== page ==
After a search, Mustafa Ceric from Bosnia, a graduate from Al-Azhar University, was selected as the new Imam. He arrived in May 1981 from Bosnia and was appointed by the ICC Board as the full time ICC Imam. Dr. Mustafa Ceric received his Ph.D. in Islamic Studies from the University of Chicago in 1986. After very successfully serving BACA and ICC for over five years, he returned to Bosnia where he became a great religious leader of Bosnian Muslims during the 1992-1995 war and aggression on Bosnia and was elected as their spiritual head with the title of Reisu-l-ulema of Bosnia and Herzegovina. The second phase of the ICC was completed with a prayer hall, minaret and a lecture hall, at the cost of about $800,000. The opening was held on October 15, 1988. Both BACA and ICC, experienced some internal problems in the period from 1988 until 1991, but they overcame them and came out stronger and more united. The BACA and ICC Board of Directors have learned to cooperate with each other very closely as is required by the Trust (Waqf) Agreement.

Prior to the aggression on Bosnia and Herzegovina, only several hundred Bosnians resided in the Chicago Metropolitan area and perhaps just as many in the rest of the USA. After the war and terrible aggression was unleashed on Bosnia and Herzegovina by its neighbors, BACA mobilized all available resources to help Bosnians in Bosnia to survive the aggression and genocide. BACA organized, collected and forwarded humanitarian aid to Bosnia and Herzegovina, mostly food, clothing, medicine and medical supplies in nineteen containers. Sixteen of these containers were 40 feet long and 8 feet in diameter.

The value of BACA humanitarian aid and cash sent to Bosnia and Herzegovina exceeded $2,000.000 for the period from 1992 through 1995. During the last decade of the 20-th century, the Chicago area experienced a great influx of Bosnian refugees, estimated to exceed 30,000 (with over 200,000 in the USA), who were mostly expelled by their Serbian and Croatian neighbors. As a result, both BACA and ICC, have received substantial increases in their respective memberships. Consequently, the existing building and parking lot areas have become inadequate to accommodate these increases. There is an apparent need to acquire one or more additional buildings for the religious, cultural and social needs of the increasing number of Bosnian refugees in the Chicago area. BACA shall always promote the interests of all Bosniacs and shall continue to help them to preserve their religion and traditions. BACA shall continue, inshallah, to work hard for the benefits of all Muslims and all Americans.



Biography of Mustafa Ceric

DATE OF BIRTH: February 5, 1952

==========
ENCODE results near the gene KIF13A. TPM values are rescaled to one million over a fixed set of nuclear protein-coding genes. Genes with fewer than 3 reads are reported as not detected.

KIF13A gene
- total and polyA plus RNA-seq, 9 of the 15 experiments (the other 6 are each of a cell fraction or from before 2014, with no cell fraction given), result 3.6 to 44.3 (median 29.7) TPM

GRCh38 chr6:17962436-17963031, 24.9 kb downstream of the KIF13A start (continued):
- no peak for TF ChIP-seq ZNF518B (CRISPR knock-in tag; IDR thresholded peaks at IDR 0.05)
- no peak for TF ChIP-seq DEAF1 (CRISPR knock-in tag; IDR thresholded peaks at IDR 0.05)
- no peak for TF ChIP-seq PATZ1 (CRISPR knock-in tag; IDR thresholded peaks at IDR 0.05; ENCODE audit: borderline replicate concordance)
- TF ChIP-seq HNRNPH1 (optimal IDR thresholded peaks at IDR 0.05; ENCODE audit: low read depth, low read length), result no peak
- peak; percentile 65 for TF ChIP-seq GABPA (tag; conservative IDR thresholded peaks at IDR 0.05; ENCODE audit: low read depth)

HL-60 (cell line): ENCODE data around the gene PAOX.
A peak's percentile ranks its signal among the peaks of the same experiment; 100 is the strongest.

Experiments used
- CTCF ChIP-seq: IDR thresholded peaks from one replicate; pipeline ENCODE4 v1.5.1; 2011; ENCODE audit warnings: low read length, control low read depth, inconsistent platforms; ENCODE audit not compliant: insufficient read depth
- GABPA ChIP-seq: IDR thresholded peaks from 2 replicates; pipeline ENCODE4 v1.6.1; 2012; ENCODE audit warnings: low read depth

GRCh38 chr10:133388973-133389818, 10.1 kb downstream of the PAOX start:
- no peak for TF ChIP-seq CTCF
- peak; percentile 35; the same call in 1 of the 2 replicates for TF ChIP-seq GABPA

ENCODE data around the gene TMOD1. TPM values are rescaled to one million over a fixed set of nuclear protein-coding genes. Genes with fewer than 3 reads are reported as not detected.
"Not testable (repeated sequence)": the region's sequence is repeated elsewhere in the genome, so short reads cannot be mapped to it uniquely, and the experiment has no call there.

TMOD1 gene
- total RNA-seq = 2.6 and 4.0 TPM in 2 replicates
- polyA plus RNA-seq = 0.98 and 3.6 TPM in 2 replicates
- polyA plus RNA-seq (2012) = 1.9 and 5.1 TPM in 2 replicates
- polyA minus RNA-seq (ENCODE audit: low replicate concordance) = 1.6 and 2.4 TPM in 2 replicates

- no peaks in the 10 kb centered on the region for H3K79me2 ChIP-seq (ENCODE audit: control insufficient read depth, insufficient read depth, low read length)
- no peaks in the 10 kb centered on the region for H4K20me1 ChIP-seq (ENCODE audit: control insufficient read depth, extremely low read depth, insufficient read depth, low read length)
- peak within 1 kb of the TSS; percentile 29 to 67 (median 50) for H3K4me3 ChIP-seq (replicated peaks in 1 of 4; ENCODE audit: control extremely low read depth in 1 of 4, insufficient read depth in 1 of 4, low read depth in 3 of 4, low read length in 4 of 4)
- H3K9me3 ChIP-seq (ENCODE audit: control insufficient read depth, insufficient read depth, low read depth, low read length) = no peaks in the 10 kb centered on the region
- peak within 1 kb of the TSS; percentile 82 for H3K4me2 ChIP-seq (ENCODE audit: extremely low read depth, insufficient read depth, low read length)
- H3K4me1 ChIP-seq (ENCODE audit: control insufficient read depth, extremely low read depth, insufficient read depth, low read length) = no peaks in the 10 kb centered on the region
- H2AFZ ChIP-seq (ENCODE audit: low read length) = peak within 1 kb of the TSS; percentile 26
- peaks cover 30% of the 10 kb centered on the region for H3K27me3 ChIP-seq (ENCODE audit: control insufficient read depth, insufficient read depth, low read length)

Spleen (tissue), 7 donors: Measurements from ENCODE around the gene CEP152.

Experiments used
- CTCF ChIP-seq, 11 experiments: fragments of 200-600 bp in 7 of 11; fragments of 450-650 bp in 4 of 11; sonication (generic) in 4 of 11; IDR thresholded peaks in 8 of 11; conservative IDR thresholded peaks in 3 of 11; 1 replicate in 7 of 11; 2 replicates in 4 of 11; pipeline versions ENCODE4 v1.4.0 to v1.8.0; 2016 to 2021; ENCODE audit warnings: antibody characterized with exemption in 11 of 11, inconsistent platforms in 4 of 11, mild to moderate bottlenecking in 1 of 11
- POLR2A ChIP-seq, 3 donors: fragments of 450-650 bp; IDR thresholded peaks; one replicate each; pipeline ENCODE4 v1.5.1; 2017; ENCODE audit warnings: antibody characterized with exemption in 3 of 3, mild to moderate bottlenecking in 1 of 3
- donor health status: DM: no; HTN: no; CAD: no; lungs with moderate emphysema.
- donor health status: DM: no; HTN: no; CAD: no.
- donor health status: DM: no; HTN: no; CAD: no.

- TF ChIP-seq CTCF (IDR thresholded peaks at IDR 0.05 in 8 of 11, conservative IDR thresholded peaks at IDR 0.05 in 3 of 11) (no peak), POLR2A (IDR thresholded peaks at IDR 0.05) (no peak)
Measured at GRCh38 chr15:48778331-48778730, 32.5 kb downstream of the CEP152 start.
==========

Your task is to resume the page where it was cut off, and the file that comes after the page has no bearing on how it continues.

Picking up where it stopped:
PLACE OF BIRTH: Visoko, Bosnia
MARITAL STATUS: Married, with three children

Bosnian, Arabic, English
Knowledge of Turkish, German and French


· Comprehensive School in Veliko Cajno, Visoko, Bosnia-Herzegovina (Grammar School)
· Gazi Husrevbegova Medresa of Sarajevo, 1974 (Islamic High School)
· University of Azhar, Cairo (Faculty of Arabic Language and Literature) Graduation, 1978 (B.M.)
· University of Chicago, Ph. D., June 1987. Dissertation: A Study of the Theology of Abu Mansur al-Maturidi (ca. 235/850-333/944). Mentor Fazlur Rahman.


· Imam
Islamic Cultural Center, Northbrook, Chicago, 1981
· Lecturer
American Islamic College, Chicago, 1985
· Grand Imam
Islamic Center of Zagreb, 1986
· Lecturer
Faculty of Islamic Theology, Sarajevo, 1987
· Editor
Islamic Symposium of Islamic Center of Zagreb, 1988
· Associate Professor
International Institute of Islamic Thought and Civilization, Kuala Lumpur, 1991
· Full Professor
International Institute of Islamic Thought and Civilization, Kuala Lumpur, 1992
· Raisu-l-ulama (The Supreme Head)
of the Islamic Community in Bosnia-Herzegovina (the Highest Post for Islamic Affairs); Elected on April 28, 1993


· Roots of Synthetic Theology in Islam: A Study of the Theology of Abu Mansur al-Maturidi (ca. 235/850-333/944), ISTAC, KUALA LUMPUR, 1995
· "A Choice Between War and Peace", New Sunday Times, January 5, 1992, Kuala Lumpur


· "Ljudsko ponaڑanje izmeًu teorije i prakse" (Human Behavior in Theory and Practice), Preporod, 1987
· "El-Maturidi, zivot i djelo" (al-Maturidi: Life and Works), Glasnik, 1987
· "Islamska teologija" (Islamic Theology) Opca enciklopedija Jugoslovenskog leksikografskog zavoda >Miroslav Krleza< -Dopunsko izdanje A-Z, Zagreb, 1988
· "Prenetalna medicina i humana genetika" (Prenatal Medicine And Human Genetics), Preporod, 1988
· "Medicina i islam" (Medicine and Islam), Preporod, 1988
· "Islamski koncept zivota" (Islamic Concept of Life), Preporod, 1988
· "Ljudski zivot" (Human Life), Preporod, 1988
· "Kontracepcija, sterilizacija i abortus" (Contraception, Sterilization and Aborts), Preporod, 1988
· "Refleksije o porijeklu i razvoju sufizma" (Reflections on the Origin and Development of Sufism), Zbornik radova prvog simpozija Zagrebacke dzamije 1408/1988, Published 1989
· "Zivot, zdravlje i bolest nerodenog djeteta" (Islamski stav) (Life, Health and Disease of Unborn Child (Islamic View)), Anali, Opca bolnica >Dr. Josip Kalfeڑ<<, Zagreb, 1989
· "Suvremena duhovna kretanja u islamskom svijetu" (Contemporary Spiritual Movements in Islamic World) Zbornik radova drugog simpozija Zagrebacke dzamije 1409/1989, Published 1990
· "Ebu Mensur el-Maturidi: glavna djela o fikhu, tefsiru i kelamu" (Abu Mansur al Maturidi: Main Works on Fiqh, Tafsir and Kalam), Zbornik radova 3, Islamski teoloڑki fakultet u Sarajevu, 1990
· "Autoritet u Islamu" (Authority in Islam), Preporod, 1990
· "Islam izmeًu religije i nacije" (Islam Between Religion and Nationality), Glasnik, 1991